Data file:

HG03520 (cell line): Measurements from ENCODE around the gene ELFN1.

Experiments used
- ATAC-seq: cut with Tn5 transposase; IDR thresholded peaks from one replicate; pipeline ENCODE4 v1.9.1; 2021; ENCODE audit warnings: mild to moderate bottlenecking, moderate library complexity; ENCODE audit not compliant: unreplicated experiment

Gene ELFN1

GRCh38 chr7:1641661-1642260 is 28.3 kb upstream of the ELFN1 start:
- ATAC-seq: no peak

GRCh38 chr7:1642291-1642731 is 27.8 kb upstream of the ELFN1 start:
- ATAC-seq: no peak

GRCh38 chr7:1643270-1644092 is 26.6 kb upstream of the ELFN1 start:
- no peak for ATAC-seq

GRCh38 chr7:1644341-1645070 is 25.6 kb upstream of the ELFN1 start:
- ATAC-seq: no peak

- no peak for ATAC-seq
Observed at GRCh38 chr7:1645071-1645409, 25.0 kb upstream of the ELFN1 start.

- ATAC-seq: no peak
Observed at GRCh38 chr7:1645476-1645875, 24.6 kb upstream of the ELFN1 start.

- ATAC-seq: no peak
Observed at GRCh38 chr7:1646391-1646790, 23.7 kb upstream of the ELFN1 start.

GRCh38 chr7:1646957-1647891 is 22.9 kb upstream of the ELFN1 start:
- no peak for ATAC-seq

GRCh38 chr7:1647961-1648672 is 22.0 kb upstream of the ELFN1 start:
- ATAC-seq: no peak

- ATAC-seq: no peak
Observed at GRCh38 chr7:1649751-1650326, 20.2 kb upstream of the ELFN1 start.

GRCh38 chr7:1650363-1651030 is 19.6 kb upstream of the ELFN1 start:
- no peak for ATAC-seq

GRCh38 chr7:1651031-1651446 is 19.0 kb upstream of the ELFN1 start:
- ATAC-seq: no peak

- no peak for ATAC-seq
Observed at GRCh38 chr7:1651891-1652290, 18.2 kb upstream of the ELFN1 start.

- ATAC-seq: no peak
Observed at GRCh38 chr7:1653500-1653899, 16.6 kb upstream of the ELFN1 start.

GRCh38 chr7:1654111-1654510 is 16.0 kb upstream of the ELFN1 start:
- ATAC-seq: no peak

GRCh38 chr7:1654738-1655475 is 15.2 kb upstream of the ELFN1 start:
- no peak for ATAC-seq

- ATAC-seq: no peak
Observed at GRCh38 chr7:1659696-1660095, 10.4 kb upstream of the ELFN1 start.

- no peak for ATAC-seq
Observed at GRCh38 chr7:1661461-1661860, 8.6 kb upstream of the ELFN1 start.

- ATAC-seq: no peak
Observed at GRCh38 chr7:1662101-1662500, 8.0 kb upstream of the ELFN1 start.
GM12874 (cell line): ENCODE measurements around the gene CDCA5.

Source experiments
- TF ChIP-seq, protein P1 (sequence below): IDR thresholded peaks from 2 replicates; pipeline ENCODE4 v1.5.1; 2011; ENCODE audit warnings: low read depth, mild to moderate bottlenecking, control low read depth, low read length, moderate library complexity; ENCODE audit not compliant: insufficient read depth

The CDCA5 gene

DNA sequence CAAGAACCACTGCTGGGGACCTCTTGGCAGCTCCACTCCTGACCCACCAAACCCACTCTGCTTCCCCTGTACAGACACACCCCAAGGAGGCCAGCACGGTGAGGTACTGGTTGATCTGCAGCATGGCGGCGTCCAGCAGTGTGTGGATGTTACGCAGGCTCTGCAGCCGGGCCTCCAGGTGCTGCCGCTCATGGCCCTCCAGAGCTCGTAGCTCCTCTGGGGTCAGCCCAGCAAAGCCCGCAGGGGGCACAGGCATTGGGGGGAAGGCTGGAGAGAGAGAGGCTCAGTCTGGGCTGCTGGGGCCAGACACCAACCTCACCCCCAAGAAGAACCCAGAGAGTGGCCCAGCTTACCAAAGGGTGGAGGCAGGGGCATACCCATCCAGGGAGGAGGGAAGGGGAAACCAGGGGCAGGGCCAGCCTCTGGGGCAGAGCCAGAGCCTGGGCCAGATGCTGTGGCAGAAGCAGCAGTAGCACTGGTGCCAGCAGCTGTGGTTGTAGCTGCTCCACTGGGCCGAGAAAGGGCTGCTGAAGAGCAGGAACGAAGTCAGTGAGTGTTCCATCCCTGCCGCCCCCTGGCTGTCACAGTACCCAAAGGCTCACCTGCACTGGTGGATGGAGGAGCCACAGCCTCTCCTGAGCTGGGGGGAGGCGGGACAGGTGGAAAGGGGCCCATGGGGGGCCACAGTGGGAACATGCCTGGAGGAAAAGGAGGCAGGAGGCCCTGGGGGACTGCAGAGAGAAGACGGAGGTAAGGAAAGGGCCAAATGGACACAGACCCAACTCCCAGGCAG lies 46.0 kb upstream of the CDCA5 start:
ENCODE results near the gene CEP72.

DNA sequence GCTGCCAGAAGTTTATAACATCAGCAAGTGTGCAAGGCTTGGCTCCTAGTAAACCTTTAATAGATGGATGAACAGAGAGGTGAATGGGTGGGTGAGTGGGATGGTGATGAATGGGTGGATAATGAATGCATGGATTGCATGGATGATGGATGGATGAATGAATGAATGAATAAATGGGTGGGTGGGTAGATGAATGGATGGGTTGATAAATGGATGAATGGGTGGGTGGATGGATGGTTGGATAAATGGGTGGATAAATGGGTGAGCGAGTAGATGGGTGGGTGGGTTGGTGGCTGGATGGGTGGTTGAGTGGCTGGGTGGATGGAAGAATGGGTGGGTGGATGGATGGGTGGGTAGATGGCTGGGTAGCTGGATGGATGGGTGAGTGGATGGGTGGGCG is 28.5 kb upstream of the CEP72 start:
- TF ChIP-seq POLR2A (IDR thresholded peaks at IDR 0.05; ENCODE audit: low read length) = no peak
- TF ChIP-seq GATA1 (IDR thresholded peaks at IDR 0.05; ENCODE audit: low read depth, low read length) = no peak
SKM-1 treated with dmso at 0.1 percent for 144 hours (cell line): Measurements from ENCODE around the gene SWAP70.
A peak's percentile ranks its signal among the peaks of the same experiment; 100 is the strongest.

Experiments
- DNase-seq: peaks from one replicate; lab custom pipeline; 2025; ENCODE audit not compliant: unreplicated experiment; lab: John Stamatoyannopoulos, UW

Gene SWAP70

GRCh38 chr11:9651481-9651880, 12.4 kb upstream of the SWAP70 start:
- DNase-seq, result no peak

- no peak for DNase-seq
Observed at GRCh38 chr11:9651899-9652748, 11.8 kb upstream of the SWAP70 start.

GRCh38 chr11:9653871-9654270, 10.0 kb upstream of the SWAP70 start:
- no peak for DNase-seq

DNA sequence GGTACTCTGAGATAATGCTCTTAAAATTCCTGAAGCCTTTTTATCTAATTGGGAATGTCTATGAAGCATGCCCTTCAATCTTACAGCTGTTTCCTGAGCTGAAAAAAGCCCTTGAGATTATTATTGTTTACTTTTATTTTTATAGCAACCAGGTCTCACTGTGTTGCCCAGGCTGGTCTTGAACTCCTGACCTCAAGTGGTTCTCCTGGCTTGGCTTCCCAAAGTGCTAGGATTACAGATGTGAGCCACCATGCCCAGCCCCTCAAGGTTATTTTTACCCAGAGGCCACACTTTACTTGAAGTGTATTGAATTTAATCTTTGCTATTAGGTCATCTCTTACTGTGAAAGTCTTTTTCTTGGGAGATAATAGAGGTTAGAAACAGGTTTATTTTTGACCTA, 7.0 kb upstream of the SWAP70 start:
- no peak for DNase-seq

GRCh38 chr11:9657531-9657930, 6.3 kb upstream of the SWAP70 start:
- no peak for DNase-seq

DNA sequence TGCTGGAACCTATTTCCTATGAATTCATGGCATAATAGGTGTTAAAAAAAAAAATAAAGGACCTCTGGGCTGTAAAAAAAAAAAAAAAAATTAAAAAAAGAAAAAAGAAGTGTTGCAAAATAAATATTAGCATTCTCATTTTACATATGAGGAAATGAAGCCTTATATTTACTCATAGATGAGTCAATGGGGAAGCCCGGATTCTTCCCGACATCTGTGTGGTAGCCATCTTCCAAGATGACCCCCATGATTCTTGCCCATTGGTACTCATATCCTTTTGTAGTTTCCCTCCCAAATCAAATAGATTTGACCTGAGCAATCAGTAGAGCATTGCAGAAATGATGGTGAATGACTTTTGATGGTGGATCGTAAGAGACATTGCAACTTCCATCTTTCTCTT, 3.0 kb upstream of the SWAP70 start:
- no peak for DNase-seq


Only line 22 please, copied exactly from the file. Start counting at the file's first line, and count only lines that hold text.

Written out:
- ATAC-seq: no peak